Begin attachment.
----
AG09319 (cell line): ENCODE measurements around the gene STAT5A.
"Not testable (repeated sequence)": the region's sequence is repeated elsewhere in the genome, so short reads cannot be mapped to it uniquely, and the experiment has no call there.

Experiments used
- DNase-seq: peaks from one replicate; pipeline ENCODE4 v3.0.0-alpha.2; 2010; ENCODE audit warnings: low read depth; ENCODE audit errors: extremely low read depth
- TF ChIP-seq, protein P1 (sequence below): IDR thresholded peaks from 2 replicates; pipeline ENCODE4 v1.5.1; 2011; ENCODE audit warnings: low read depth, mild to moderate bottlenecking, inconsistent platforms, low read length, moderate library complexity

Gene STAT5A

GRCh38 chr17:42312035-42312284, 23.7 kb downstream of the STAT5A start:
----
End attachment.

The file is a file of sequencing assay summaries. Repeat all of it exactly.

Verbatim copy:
AG09319 (cell line): ENCODE measurements around the gene STAT5A.
"Not testable (repeated sequence)": the region's sequence is repeated elsewhere in the genome, so short reads cannot be mapped to it uniquely, and the experiment has no call there.

Experiments used
- DNase-seq: peaks from one replicate; pipeline ENCODE4 v3.0.0-alpha.2; 2010; ENCODE audit warnings: low read depth; ENCODE audit errors: extremely low read depth
- TF ChIP-seq, protein P1 (sequence below): IDR thresholded peaks from 2 replicates; pipeline ENCODE4 v1.5.1; 2011; ENCODE audit warnings: low read depth, mild to moderate bottlenecking, inconsistent platforms, low read length, moderate library complexity

Gene STAT5A

GRCh38 chr17:42312035-42312284, 23.7 kb downstream of the STAT5A start: